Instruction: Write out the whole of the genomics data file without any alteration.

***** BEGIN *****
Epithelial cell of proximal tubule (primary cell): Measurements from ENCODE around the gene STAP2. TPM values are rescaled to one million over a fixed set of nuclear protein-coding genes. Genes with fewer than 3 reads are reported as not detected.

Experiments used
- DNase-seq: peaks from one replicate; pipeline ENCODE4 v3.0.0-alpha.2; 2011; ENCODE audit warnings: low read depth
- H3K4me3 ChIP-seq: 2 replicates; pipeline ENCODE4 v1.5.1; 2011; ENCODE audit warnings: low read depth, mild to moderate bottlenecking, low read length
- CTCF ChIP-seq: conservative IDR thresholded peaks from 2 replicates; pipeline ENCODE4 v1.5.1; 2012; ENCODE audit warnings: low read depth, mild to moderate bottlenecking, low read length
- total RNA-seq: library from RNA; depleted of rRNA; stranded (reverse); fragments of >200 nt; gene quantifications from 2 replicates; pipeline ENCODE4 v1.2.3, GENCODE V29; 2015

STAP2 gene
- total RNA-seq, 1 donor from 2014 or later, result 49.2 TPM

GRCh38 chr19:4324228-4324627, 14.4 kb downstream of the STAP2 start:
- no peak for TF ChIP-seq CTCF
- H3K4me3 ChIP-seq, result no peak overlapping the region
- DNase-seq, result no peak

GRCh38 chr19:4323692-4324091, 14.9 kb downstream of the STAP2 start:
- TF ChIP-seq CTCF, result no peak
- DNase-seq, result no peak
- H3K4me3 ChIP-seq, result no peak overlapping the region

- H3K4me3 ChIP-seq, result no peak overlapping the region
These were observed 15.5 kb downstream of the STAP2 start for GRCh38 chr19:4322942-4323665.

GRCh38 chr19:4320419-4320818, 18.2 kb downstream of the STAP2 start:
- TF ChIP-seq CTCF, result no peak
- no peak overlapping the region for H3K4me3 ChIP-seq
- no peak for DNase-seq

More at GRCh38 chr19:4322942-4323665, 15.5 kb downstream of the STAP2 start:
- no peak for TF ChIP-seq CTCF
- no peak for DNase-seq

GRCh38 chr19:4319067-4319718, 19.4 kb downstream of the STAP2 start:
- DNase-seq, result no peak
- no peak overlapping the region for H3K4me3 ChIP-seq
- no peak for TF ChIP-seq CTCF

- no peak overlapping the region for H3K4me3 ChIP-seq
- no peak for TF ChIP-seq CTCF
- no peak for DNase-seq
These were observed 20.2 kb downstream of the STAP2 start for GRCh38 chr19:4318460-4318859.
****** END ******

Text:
Epithelial cell of proximal tubule (primary cell): Measurements from ENCODE around the gene STAP2. TPM values are rescaled to one million over a fixed set of nuclear protein-coding genes. Genes with fewer than 3 reads are reported as not detected.

Experiments used
- DNase-seq: peaks from one replicate; pipeline ENCODE4 v3.0.0-alpha.2; 2011; ENCODE audit warnings: low read depth
- H3K4me3 ChIP-seq: 2 replicates; pipeline ENCODE4 v1.5.1; 2011; ENCODE audit warnings: low read depth, mild to moderate bottlenecking, low read length
- CTCF ChIP-seq: conservative IDR thresholded peaks from 2 replicates; pipeline ENCODE4 v1.5.1; 2012; ENCODE audit warnings: low read depth, mild to moderate bottlenecking, low read length
- total RNA-seq: library from RNA; depleted of rRNA; stranded (reverse); fragments of >200 nt; gene quantifications from 2 replicates; pipeline ENCODE4 v1.2.3, GENCODE V29; 2015

STAP2 gene
- total RNA-seq, 1 donor from 2014 or later, result 49.2 TPM

GRCh38 chr19:4324228-4324627, 14.4 kb downstream of the STAP2 start:
- no peak for TF ChIP-seq CTCF
- H3K4me3 ChIP-seq, result no peak overlapping the region
- DNase-seq, result no peak

GRCh38 chr19:4323692-4324091, 14.9 kb downstream of the STAP2 start:
- TF ChIP-seq CTCF, result no peak
- DNase-seq, result no peak
- H3K4me3 ChIP-seq, result no peak overlapping the region

- H3K4me3 ChIP-seq, result no peak overlapping the region
These were observed 15.5 kb downstream of the STAP2 start for GRCh38 chr19:4322942-4323665.

GRCh38 chr19:4320419-4320818, 18.2 kb downstream of the STAP2 start:
- TF ChIP-seq CTCF, result no peak
- no peak overlapping the region for H3K4me3 ChIP-seq
- no peak for DNase-seq

More at GRCh38 chr19:4322942-4323665, 15.5 kb downstream of the STAP2 start:
- no peak for TF ChIP-seq CTCF
- no peak for DNase-seq

GRCh38 chr19:4319067-4319718, 19.4 kb downstream of the STAP2 start:
- DNase-seq, result no peak
- no peak overlapping the region for H3K4me3 ChIP-seq
- no peak for TF ChIP-seq CTCF

- no peak overlapping the region for H3K4me3 ChIP-seq
- no peak for TF ChIP-seq CTCF
- no peak for DNase-seq
These were observed 20.2 kb downstream of the STAP2 start for GRCh38 chr19:4318460-4318859.